Tire Iron #13 6/7/01
Big as Texas
Spring is in the air; DiverseWorks' Big as Texas show mixes new work from new artists and some peppy contributions from the usual suspects. Refreshing. Despite the inevitable peaks and valleys of a big group show, the energy at the opening was high, and gave me a welcome sense that there is some life left in the Texas contemporary art world. It's the best showcase of new work I've seen in a while, and shows admirable curatorial perseverance: Sara Kellner, Diane Barber and Paul Arensmeyer, the co-curators, turned over some new rocks in their Texas art hunt, going as far as Marfa to do it. Here are my picks; for the sake of argument, I'll put them in order, best first, so you can disagree with greater precision:
Ludwig Schwarz's Great Moments in Painting Number Two is a viciously funny comparison of the real world and its virtual, on-line cyber equivalent. Six pastel canvasses are stacked against the wall; we can only see the one on top. Standard vinyl wall text gives the URL for the piece, the website for which consists solely of a photograph of the six paintings spread out so we can see them. Schwarz, in a razor sharp stroke not only admits, but exploits what we all suspected: everything's more interesting if it's virtual.
Christopher French's Please More/Please No More is sexy. A pair of TVs shows the heads and nude shoulders of a man and a woman who stare impassively as sooty fingerprints apply themselves all over their faces against a background of heavy breathing. Knowing that the couple in the videos are the artist and his partner gives the piece an uncomfortably personal slant; we're all used to provocative imagery, but rarely is it someone we know, and even more rarely is it a portrayal of a real relationship. French's sexual portrait of two real-life, middle-aged people is almost unique. This PG-13 piece isn't explicit or shocking, just suggestive; what makes it provocative is its sincerity. Also, the custom stand neatly transforms two television monitors into a credible sculpture, an elegant solution to the video-in-a-gallery problem.
Randy Wallace's Shingle is a giant playing card casually stuck into the gallery wall. Plates of window glass adhere to the underside on smears of viscous yellow grease. The piece has a vivid tactile unpleasantness like fingernails on a blackboard. Its muscular disregard for niceties gives the piece a grotesque joie de vivre.
Meg Langhorne's Blue Princess, an unsteady column of concrete pillows, has a figurative dynamism that takes it beyond mere formal translation. The hardened cushions retain a flabby, pliable pose, further softened by a powder blue tint.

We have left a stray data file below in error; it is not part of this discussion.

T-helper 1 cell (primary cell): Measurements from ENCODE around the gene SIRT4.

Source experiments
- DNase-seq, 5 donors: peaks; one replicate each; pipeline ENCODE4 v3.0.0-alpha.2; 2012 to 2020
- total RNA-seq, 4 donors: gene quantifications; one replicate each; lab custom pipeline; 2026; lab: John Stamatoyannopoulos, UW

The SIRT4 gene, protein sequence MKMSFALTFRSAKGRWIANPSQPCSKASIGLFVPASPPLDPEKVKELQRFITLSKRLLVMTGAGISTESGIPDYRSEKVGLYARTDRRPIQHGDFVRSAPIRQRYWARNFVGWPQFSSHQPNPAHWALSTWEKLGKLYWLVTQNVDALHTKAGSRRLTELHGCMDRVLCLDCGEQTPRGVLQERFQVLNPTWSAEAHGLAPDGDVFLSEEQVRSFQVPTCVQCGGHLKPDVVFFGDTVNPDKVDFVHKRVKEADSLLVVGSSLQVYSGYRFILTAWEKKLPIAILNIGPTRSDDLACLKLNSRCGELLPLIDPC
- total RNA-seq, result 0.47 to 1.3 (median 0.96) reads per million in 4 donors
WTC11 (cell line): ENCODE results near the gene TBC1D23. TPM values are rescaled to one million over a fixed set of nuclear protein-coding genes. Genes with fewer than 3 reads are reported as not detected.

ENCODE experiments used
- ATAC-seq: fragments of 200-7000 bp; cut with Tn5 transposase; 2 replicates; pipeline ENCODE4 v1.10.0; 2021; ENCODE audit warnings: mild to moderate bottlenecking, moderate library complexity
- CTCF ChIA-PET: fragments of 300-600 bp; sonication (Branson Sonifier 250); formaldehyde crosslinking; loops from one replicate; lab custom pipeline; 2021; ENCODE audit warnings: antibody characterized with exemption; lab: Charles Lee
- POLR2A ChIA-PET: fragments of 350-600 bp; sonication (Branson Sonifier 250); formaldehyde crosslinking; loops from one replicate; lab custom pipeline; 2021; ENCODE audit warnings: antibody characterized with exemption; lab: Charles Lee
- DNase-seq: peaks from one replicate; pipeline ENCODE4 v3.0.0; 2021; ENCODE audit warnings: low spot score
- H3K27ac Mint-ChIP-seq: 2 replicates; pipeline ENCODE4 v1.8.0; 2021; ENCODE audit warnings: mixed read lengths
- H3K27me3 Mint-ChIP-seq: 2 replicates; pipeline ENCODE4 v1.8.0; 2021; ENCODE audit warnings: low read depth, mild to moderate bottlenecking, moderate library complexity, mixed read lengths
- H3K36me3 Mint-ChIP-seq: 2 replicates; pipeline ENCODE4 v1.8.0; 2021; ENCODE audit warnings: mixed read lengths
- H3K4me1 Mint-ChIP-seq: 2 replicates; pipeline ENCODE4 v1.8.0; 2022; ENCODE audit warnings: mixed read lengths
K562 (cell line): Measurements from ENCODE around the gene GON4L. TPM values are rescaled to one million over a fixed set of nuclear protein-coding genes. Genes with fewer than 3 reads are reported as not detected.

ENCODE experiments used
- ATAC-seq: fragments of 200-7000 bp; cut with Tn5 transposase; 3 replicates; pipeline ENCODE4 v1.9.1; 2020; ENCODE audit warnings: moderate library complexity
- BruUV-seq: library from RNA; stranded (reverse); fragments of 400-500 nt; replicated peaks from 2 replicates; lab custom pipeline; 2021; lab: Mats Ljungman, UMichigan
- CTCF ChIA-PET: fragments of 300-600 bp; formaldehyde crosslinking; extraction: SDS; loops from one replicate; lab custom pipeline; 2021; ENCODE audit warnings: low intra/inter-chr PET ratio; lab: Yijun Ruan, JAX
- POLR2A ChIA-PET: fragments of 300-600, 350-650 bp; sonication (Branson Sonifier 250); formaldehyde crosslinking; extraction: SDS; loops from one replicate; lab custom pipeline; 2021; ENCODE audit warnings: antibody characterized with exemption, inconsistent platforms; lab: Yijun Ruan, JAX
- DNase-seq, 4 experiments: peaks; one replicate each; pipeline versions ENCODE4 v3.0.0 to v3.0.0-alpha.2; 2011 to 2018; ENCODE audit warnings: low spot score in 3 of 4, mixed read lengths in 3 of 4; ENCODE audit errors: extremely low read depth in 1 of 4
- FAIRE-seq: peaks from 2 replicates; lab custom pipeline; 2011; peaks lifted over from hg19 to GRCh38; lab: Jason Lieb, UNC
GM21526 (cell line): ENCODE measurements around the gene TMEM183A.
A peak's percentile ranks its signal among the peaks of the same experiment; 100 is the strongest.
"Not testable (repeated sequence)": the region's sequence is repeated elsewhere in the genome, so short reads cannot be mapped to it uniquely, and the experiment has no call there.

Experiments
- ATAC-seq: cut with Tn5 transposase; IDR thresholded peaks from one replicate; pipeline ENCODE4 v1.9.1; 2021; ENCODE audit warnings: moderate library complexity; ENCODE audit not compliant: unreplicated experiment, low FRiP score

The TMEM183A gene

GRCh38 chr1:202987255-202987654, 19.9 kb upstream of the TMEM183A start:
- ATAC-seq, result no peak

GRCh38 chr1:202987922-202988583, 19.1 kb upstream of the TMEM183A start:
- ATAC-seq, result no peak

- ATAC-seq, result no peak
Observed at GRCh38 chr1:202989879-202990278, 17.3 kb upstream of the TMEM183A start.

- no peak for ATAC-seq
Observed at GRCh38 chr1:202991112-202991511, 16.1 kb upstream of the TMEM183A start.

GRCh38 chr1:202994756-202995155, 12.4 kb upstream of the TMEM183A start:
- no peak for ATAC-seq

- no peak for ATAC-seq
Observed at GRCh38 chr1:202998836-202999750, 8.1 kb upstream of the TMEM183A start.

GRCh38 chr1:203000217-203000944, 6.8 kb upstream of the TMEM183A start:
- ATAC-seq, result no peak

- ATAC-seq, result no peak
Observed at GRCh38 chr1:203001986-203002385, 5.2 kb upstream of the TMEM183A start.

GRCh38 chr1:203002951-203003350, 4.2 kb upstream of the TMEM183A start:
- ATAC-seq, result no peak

Chuck Ramirez digital trash bag photos invite voyeurism we peek at half-hidden discards through filmy white plastic, making instant personality profiles of the discarders. Fitness and Vegan are best, simulating real trash, while Black Bag is too straightforwardly S/M, as well as being opaque, to hold as much interest.
Amazing trompe l'oeil technique piles a second layer of bizarre fetishism onto Kirk Hayes' creepy, psychologically charged images. Always a little askew, Hayes faux collages place abject characters into odd, uncomfortable predicaments. Of his three works, Mouse-o-Tear is the most disturbing; an awkward figure bends to put its feet and hands into a tiny mouse hole in a pathetic attempt at hiding.
Justin Kidd's Control Room uses funky playpen technology to create a 1950's computer center. The best part is the mess of trailing cords, each color coded with sloppy vinyl tape in a clunky parody of high technology.
Scott Burns' narrative tableaux place tiny devils, snowmen, ghosts and robots into rocky HO-scale foam landscapes; their infernal activities occasionally resonate with unsettling subconscious associations. Burns' rocky snowscapes are almost too well made; though they skillfully stage-manage the narrative action, interesting miniature details distract from the mini-psychodrama at the center of each piece.
Michael Roch's mythic plaster animals have expressive gestures.
Hilary Harnischfeger's resin and glitter wall reliefs have a nice deco overkill.
I like shows without themes. Curators Kellner, Barber and Arensmeyer have reached a dip net into the Texas art aquarium and caught some keepers. Congrats, everyone!
- Bill Davenport
Davenport is an artist and writer from
All imges courtesy the artists and DiverseWorks.